Therefore, as a priority, they have to be able to act in these situations, but they also must be able to act in any other situation when crime is detected in the act, or threatens order or life, because in these cases, as the same Law, "any of the people can and the authorities & agents must act". Thus, even though it has divergences on the possibility the Municipal Guards' actions, the action is still supported by the Law.

These organizations diverge sufficiently between one and another city. There is a common error which cites them as paramilitary organizations, when in the truth, the only reference to this type of organization in the Brazilian laws says that these paramilitary organizations do not have to exist. Therefore, the Municipal Guards are not paramilitary, nor need to have similarity with military organizations, although normally to be initiated under the command of military pensioners of the BMP, which generally don't act in the interests of the Civil Guard, presenting some traces of these organizations. These traces, however, are being questioned for their integration and, gradually, reviewed, because the guards, as many even though are autodenominam, are civil, and not military, thus do not need, to have military vices, crazes to form its hierarchy and funcionability.[clarification needed]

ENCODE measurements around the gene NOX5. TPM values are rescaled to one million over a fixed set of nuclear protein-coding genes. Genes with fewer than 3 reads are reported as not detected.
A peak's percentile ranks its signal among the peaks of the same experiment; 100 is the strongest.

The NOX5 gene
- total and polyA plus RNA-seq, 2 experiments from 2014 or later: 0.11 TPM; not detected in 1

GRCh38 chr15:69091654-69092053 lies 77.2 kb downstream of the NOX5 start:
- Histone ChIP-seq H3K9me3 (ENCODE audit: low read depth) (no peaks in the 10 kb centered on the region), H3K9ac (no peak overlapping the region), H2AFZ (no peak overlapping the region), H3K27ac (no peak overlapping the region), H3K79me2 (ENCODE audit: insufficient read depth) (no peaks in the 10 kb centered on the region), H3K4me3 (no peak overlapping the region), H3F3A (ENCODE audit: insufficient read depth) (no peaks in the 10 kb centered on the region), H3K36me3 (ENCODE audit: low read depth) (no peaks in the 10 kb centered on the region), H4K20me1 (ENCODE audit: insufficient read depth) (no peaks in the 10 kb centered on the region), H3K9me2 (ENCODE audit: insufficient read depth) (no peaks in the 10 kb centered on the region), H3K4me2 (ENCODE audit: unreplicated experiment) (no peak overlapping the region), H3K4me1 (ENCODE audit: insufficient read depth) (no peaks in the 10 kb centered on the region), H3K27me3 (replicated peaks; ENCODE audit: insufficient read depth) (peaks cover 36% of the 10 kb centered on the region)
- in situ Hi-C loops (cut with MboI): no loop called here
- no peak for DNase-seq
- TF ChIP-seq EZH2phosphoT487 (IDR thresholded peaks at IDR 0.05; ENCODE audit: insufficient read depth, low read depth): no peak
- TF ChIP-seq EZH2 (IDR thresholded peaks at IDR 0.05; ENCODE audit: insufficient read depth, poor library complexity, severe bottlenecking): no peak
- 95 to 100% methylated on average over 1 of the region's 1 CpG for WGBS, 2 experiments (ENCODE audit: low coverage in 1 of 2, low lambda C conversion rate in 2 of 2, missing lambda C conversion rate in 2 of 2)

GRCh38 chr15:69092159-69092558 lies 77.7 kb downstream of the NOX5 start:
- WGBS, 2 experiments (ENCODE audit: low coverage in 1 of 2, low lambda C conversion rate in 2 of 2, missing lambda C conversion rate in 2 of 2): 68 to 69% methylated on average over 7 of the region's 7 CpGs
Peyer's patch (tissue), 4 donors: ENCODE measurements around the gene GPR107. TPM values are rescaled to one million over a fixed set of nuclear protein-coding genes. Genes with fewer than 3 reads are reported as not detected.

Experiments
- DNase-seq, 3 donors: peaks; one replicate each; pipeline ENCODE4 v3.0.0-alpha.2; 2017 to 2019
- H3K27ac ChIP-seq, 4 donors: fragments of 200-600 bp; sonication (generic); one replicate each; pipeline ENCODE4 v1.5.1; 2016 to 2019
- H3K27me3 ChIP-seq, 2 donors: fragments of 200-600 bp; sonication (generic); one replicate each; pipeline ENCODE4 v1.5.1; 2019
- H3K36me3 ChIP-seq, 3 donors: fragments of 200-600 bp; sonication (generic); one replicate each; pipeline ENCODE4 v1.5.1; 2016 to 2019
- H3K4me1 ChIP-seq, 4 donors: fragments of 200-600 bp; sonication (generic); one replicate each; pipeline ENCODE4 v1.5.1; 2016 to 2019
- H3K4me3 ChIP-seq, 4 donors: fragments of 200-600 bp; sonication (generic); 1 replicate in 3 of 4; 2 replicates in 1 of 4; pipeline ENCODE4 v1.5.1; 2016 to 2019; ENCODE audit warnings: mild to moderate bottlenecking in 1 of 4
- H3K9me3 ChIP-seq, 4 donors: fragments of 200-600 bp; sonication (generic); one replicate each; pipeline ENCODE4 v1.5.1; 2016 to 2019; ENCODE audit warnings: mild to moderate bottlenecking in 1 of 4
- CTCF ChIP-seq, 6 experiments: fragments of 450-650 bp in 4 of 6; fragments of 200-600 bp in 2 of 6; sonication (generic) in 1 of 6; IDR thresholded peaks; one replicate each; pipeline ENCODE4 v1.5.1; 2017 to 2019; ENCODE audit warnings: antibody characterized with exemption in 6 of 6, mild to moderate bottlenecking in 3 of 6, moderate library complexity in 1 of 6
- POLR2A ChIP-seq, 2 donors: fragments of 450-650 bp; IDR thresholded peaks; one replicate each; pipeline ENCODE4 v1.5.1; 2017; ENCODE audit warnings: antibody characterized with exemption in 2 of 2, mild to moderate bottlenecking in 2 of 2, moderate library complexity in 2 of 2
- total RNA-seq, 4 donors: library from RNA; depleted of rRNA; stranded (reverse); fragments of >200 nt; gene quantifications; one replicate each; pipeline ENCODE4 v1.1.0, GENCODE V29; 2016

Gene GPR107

Civil Guard[edit]

The Municipal Civil Guard is a type of municipal civil police which can be created by specific laws of the chamber of the councilmen of the city as an instrument for public security in the city. Its components possess the same prerogatives and legal obligations as the municipality's employees. The GCM, as it is known, can still assist the other agencies of public security, such as: the Federal Police, Federal Road Police, Federal Railroad Police, Civil Police, (including the Superintendence of State Scientific Police Service) and the Military Police including the Corps of Military Firemen. By a "súmula" (Portuguese for "ruling", or stare decisis) of the Supreme Federal Tribunal, the scientific police are considered a branch of the Civil Police because of the principle of the indivisibility of criminal inquiry, fitting into the States of the Brazilian Federation that had conferred it autonomy, to subordinate it, again, to those institutions.